An international team of researchers has successfully retrieved human DNA in cave sediments where no skeletal remains were found, a new study revealed.
The highly sensitive screening technique the team applied even identified ancient human DNA sequences from locations where the presence of an extinct human species called Neanderthals has been proposed but never demonstrated, said the study published on April 27 by the US journal Science.
"It's a great breakthrough," Chris Stringer, an anthropologist at the Natural History Museum in London, who was not involved in the study, told Science.
While there are numerous prehistoric sites in Europe and Asia that contain tools and other human-made artefacts, skeletal remains of ancient humans are scarce and they are not always available or suitable for genetic analyses, Xinhua news agency reported.
Researchers of the Max Planck Institute for Evolutionary Anthropology in Germany, have therefore looked into new ways to get hold of ancient human DNA.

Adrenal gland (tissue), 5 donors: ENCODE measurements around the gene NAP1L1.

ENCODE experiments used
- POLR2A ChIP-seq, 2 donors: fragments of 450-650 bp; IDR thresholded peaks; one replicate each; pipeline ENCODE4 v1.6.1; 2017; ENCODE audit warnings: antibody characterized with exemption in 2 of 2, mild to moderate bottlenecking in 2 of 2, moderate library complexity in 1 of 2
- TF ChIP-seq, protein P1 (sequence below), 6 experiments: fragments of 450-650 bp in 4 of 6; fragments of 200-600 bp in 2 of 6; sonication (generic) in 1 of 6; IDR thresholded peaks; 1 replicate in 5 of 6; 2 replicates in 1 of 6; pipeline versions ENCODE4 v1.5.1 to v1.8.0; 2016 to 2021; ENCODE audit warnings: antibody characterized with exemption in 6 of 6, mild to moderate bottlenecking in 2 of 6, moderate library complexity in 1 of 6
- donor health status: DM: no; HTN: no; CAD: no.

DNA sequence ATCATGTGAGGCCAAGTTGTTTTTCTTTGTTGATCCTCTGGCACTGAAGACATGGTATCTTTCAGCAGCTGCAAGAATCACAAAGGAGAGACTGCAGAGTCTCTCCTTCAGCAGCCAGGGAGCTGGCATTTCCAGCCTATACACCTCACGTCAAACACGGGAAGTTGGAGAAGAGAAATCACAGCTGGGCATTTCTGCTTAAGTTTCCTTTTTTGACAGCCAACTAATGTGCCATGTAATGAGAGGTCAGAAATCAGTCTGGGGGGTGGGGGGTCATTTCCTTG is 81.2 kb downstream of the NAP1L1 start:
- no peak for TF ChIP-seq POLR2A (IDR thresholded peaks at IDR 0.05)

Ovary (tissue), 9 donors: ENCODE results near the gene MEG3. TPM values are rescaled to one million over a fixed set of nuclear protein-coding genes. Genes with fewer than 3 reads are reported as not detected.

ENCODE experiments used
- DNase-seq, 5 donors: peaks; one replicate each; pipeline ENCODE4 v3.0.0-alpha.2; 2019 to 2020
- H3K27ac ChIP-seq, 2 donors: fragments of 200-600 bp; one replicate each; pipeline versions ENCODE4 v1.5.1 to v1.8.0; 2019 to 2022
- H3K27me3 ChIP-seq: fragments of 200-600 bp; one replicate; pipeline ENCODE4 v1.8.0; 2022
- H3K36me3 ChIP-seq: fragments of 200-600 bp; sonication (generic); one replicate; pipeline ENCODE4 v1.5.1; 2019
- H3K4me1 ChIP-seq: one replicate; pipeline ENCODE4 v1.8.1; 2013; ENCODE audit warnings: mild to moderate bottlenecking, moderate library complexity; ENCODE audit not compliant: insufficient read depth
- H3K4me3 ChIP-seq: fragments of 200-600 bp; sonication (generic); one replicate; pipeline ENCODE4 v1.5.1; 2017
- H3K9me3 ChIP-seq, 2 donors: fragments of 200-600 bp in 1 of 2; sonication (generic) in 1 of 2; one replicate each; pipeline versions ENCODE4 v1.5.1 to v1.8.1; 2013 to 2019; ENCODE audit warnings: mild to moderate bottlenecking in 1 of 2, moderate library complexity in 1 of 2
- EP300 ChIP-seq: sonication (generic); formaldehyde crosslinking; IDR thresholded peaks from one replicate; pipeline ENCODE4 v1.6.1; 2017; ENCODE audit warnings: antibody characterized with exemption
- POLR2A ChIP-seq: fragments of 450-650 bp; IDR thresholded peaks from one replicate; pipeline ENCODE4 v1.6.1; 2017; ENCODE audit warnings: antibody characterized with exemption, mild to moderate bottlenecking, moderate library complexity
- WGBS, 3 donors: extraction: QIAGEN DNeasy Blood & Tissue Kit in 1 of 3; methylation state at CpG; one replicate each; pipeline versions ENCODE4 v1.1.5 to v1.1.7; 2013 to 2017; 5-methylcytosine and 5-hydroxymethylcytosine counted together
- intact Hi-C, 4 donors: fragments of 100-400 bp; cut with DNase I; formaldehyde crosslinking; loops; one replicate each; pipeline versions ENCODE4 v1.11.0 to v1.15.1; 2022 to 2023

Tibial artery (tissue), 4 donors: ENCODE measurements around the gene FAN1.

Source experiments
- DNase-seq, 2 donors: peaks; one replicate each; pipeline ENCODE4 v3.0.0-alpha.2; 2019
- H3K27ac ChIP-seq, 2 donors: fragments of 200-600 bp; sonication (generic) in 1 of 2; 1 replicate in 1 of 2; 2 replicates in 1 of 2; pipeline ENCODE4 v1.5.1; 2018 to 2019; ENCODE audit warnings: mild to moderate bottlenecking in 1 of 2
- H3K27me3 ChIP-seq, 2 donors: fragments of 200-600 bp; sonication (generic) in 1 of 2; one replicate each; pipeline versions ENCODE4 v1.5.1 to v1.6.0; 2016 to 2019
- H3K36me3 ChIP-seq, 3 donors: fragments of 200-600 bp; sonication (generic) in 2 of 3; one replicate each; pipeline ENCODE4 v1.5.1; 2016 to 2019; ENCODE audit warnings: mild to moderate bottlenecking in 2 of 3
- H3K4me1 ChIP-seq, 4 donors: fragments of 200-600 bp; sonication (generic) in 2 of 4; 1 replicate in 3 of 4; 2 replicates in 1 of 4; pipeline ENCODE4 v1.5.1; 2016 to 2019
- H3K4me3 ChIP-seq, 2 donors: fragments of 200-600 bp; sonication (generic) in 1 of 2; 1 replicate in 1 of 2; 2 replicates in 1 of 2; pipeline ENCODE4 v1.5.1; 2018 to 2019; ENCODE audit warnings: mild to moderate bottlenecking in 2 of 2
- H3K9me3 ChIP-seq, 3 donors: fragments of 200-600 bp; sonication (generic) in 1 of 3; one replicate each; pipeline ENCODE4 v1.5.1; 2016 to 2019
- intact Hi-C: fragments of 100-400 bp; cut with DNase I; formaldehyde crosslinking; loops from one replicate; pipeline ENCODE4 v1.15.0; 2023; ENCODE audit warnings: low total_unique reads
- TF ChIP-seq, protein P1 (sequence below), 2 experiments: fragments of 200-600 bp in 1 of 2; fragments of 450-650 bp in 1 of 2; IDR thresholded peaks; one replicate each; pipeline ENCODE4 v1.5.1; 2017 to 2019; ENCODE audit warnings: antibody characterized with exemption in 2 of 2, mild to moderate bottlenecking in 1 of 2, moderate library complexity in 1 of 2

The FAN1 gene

Overall, they collected 85 sediment samples covering a time span from 14,000 to over 550,000 years ago.
Using tiny amounts of material, the researchers recovered and analysed fragments of mitochondrial DNA, genetic material from the mitochondria, the "energy factories" of the cell, and identified them as belonging to 12 different mammalian families that include extinct species such as the woolly mammoth, the woolly rhinoceros, the cave bear and the cave hyena.
To capture ancient human DNA in the samples, they developed a delicate DNA hook crafted from modern human mitochondrial DNA to fish out the sequences that most resembled it.
It turned out that eight sediment samples from four caves contained Neanderthal mitochondrial DNA from either one or multiple individuals, while one sample from another cave contained DNA of Denisovans, another extinct human species.
Most of these samples originated from archaeological layers or sites where no Neanderthal bones or teeth were previously found.